covidchart

Metrics show a decrease in number of COVID-19 confirmed cases and hospitalizations statewide.

All indications are the latest COVID-19 surge may have peaked in Scott County, but health officials remain wary as cold weather nears.

“I’m hopeful the worst of the surge is behind us,” said Dr. Crystal Miller, WEDCO Health District’s public health director. “Our incident numbers are lower than they’ve been since early August. I just hope it doesn’t pick back up with cold weather moving in.”

Since Oct. 1, Scott County has reported 463 new cases of COVID-19, including 22 hospitalizations and four deaths. The county’s death toll since the pandemic began in March 2020 is now at 48.

Of the 22 hospitalizations through Oct. 17, 15 are unvaccinated, five are vaccinated and one is unknown.

“We still have disease spreading,” Miller warned. “Our number of hospitalizations is steady, but high. But their stays in the hospital do not seem to be as long.”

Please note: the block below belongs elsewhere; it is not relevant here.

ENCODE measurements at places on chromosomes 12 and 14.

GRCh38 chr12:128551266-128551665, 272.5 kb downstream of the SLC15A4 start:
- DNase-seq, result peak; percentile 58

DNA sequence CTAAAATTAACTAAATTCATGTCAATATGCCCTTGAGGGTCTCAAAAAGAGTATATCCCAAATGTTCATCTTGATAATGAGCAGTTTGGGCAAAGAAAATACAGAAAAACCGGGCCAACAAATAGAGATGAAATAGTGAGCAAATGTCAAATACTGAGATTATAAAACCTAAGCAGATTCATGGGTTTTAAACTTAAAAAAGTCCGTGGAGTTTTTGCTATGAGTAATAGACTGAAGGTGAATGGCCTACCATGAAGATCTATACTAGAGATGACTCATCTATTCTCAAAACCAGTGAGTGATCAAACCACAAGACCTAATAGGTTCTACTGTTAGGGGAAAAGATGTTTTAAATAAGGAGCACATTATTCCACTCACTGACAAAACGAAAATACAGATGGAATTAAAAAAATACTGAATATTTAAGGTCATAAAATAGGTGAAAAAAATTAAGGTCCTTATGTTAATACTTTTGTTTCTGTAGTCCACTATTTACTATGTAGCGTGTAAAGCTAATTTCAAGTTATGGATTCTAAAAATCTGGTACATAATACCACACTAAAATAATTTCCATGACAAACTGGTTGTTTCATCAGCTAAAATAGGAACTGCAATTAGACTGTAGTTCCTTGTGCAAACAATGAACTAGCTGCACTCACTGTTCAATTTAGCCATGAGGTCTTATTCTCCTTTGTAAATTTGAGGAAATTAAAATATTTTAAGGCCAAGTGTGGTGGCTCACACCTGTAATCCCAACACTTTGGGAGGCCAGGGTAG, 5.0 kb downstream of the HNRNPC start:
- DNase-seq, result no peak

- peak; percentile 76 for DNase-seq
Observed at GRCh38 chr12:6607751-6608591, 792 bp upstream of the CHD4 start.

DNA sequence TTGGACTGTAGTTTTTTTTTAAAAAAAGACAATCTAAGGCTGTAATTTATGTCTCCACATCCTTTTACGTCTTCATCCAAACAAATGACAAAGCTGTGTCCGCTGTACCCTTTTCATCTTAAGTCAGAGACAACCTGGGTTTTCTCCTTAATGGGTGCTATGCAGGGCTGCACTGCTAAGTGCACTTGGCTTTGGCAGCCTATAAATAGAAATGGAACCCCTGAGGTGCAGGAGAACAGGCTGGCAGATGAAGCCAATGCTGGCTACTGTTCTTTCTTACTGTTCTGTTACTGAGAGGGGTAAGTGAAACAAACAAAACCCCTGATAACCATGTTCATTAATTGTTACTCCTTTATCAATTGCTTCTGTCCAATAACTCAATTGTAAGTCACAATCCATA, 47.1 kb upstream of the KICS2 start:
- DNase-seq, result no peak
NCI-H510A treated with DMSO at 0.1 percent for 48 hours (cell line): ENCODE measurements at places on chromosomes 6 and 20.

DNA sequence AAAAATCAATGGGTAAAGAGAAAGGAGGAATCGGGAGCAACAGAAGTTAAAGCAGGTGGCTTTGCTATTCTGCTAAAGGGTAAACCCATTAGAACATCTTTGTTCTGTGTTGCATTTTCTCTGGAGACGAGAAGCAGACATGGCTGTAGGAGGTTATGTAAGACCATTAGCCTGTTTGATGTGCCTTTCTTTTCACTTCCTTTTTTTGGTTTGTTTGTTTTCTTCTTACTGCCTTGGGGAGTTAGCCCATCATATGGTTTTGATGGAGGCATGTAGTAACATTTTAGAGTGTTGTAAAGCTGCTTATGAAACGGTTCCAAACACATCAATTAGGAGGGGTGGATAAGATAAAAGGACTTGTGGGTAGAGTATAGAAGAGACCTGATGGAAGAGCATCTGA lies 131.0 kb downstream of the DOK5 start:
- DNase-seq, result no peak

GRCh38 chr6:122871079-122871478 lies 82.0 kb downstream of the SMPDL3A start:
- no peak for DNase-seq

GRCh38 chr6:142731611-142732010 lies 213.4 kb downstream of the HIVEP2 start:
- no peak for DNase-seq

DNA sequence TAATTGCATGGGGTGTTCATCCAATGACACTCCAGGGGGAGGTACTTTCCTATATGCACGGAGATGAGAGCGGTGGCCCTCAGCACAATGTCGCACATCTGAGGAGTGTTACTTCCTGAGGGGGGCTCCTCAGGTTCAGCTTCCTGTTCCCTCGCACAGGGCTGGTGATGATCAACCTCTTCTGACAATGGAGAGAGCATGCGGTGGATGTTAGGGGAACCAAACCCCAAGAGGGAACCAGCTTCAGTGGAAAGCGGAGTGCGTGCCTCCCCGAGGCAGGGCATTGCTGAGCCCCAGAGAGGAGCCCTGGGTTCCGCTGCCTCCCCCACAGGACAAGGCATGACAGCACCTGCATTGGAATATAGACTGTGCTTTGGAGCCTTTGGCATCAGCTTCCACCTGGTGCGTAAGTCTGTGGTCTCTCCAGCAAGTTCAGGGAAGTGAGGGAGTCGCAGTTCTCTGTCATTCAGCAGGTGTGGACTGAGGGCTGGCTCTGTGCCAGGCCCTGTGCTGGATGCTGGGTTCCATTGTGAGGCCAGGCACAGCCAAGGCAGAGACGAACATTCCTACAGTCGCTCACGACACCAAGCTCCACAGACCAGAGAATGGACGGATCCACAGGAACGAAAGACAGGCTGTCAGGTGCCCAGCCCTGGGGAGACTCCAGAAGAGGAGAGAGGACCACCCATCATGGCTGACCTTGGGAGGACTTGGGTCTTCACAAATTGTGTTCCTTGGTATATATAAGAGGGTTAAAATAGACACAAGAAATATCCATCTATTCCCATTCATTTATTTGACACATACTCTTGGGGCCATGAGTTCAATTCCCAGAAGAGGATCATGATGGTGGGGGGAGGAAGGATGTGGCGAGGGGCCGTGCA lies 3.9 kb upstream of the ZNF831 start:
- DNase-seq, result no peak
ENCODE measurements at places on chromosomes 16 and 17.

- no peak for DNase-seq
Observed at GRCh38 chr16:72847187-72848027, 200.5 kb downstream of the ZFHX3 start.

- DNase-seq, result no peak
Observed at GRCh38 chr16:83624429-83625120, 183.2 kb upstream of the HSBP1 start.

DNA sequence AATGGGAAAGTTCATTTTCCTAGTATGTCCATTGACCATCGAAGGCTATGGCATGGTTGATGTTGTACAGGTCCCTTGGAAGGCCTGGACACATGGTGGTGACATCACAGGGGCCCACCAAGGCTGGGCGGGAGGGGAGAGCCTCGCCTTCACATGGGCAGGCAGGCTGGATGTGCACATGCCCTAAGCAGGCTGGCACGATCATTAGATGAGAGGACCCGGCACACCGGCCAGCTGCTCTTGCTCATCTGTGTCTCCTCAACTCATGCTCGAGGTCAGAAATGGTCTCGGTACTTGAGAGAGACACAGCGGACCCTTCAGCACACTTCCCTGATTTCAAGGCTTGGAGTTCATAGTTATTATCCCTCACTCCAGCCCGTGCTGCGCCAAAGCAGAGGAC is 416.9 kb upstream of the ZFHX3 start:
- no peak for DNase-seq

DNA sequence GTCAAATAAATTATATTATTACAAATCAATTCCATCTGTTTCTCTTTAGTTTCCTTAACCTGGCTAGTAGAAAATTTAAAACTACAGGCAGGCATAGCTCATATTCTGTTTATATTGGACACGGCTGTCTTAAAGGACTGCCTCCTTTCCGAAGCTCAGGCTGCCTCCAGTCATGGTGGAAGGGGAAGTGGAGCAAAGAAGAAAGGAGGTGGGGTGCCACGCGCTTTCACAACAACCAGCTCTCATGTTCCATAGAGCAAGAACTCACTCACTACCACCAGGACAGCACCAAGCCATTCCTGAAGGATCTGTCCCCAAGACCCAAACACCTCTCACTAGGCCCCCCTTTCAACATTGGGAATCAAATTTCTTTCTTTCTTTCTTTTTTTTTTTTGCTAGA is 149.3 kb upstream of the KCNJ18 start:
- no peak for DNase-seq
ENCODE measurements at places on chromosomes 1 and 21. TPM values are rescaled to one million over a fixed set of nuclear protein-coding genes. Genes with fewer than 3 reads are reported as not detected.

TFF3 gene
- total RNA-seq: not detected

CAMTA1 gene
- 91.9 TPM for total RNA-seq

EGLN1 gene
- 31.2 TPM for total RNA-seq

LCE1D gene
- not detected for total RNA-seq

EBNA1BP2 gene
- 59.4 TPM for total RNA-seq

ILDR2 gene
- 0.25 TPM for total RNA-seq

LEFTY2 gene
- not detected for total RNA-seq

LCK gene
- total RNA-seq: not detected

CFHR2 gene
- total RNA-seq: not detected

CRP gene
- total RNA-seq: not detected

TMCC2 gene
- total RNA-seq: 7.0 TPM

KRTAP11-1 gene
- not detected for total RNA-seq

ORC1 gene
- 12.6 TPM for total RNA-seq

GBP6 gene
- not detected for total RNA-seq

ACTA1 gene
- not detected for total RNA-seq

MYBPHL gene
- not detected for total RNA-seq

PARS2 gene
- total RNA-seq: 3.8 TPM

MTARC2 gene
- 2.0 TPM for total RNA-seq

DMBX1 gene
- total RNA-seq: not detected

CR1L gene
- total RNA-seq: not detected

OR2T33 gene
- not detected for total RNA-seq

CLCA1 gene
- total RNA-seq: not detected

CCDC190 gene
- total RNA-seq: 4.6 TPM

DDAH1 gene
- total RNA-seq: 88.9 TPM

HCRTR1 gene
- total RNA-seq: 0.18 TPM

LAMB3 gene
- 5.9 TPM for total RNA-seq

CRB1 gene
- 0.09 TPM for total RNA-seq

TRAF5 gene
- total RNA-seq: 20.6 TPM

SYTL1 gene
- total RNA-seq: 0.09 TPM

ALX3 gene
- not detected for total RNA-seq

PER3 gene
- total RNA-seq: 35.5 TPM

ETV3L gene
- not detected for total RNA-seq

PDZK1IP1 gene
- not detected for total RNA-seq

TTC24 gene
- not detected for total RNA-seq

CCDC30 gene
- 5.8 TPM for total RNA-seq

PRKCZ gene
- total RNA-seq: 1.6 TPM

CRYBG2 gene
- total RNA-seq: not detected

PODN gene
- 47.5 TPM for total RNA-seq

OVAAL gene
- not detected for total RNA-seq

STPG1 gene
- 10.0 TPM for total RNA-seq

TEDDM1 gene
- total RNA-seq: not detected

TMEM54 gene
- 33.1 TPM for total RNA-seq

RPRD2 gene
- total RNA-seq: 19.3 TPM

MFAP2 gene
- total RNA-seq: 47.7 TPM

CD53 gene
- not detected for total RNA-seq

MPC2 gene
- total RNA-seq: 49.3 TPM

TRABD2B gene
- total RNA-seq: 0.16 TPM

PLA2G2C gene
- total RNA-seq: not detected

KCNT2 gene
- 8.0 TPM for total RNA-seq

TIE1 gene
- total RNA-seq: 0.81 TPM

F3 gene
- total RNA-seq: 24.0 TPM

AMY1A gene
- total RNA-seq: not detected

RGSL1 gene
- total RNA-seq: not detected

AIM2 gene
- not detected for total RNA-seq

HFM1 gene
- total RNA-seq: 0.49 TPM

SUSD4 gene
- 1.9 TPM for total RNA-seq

Interest in booster shots is high, Miller said, although there has not been much renewed interest in first-time vaccinations. The first-time vaccination rate among pregnant women is among the lowest, and Miller urged pregnant women to speak with their doctors.

“Pregnant women think they are better off not taking the vaccine because they are pregnant,” she said. “That is simply not true.”

Scott County’s total vaccination rate is 67 percent, among the highest in the state.

Each Friday, the Scott County Public Health Department holds its COVID-19 clinic from 9 a.m. to 3 p.m. at its offices on Washington Street in Georgetown.

Statewide, the metrics used to measure the pandemic have shown a decrease in the number of confirmed cases and hospitalizations. On Friday, the latest state report, showed 31 deaths, but that total did not include Clark County Judge-Executive Chris Pace who died Thursday from COVID.

The state reports its seven-day infection rate at 36.85 daily cases per 100,000 residents. Scott County’s rate is 29.3, but several counties such as Russell at 84.5, Powell at 76.3 and Owsley at 71.2, are nearly twice that rate. The rate for neighboring counties is Fayette, 27.1; Woodford, 32.1; Bourbon, 50.5; Franklin, 40.6, Owen, 31.5 and Harrison, 54.5.

 

Mike Scogin can be reached at mscogin@news-graphic.com.

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